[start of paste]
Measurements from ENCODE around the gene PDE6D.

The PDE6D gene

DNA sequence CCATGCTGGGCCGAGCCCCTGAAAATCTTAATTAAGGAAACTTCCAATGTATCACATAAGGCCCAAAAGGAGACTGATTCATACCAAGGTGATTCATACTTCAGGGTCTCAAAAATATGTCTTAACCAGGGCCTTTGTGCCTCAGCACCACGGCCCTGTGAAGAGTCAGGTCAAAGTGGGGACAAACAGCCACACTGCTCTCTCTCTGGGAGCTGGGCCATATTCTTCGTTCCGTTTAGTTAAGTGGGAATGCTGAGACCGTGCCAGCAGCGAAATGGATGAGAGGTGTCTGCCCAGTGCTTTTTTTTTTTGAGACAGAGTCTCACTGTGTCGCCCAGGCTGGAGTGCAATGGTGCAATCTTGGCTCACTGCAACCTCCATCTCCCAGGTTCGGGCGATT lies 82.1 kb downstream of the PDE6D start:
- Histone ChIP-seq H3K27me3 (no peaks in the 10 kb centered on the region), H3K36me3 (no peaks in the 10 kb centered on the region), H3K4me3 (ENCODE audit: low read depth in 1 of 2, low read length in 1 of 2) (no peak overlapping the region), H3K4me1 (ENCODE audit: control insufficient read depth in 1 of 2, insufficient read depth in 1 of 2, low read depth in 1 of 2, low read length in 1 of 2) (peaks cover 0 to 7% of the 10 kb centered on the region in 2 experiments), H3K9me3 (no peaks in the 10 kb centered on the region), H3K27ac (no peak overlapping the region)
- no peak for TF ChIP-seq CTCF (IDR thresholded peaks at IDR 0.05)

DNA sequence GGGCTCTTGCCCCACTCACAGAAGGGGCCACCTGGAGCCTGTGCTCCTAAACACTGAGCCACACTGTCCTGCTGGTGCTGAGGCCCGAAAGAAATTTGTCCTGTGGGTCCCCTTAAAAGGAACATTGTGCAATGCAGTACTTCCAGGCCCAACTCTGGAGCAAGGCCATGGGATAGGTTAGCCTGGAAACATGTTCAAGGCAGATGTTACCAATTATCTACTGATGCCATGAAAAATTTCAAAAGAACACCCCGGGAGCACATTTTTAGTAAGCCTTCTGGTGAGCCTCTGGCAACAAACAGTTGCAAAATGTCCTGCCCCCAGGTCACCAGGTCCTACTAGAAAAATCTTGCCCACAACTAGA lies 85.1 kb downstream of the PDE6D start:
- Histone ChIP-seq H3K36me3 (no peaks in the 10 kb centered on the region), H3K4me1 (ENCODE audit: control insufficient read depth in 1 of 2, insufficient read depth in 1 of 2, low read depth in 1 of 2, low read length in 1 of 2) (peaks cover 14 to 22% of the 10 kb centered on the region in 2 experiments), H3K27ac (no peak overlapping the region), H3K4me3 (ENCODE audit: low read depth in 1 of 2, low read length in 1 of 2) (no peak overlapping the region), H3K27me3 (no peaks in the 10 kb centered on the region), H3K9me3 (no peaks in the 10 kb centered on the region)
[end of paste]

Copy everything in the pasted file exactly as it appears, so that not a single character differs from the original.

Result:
Measurements from ENCODE around the gene PDE6D.

The PDE6D gene

DNA sequence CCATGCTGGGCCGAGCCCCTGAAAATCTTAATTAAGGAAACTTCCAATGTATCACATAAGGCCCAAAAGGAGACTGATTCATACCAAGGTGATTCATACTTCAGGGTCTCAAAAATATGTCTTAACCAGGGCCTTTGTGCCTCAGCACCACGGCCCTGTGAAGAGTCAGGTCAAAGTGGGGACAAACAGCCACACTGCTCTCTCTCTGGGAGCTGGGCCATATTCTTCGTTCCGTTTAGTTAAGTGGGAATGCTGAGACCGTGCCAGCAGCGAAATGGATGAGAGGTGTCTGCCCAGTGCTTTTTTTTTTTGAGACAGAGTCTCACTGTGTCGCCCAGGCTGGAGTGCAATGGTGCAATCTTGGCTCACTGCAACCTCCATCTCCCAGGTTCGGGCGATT lies 82.1 kb downstream of the PDE6D start:
- Histone ChIP-seq H3K27me3 (no peaks in the 10 kb centered on the region), H3K36me3 (no peaks in the 10 kb centered on the region), H3K4me3 (ENCODE audit: low read depth in 1 of 2, low read length in 1 of 2) (no peak overlapping the region), H3K4me1 (ENCODE audit: control insufficient read depth in 1 of 2, insufficient read depth in 1 of 2, low read depth in 1 of 2, low read length in 1 of 2) (peaks cover 0 to 7% of the 10 kb centered on the region in 2 experiments), H3K9me3 (no peaks in the 10 kb centered on the region), H3K27ac (no peak overlapping the region)
- no peak for TF ChIP-seq CTCF (IDR thresholded peaks at IDR 0.05)

DNA sequence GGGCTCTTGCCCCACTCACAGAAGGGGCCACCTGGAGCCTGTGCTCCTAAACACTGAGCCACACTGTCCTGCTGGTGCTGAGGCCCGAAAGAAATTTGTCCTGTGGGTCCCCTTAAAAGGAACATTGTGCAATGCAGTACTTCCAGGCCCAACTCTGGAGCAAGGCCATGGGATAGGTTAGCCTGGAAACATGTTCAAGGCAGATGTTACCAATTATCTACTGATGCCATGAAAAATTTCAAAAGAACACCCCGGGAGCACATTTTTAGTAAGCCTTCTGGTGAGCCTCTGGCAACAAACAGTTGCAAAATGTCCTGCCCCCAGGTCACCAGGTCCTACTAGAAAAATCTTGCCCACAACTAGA lies 85.1 kb downstream of the PDE6D start:
- Histone ChIP-seq H3K36me3 (no peaks in the 10 kb centered on the region), H3K4me1 (ENCODE audit: control insufficient read depth in 1 of 2, insufficient read depth in 1 of 2, low read depth in 1 of 2, low read length in 1 of 2) (peaks cover 14 to 22% of the 10 kb centered on the region in 2 experiments), H3K27ac (no peak overlapping the region), H3K4me3 (ENCODE audit: low read depth in 1 of 2, low read length in 1 of 2) (no peak overlapping the region), H3K27me3 (no peaks in the 10 kb centered on the region), H3K9me3 (no peaks in the 10 kb centered on the region)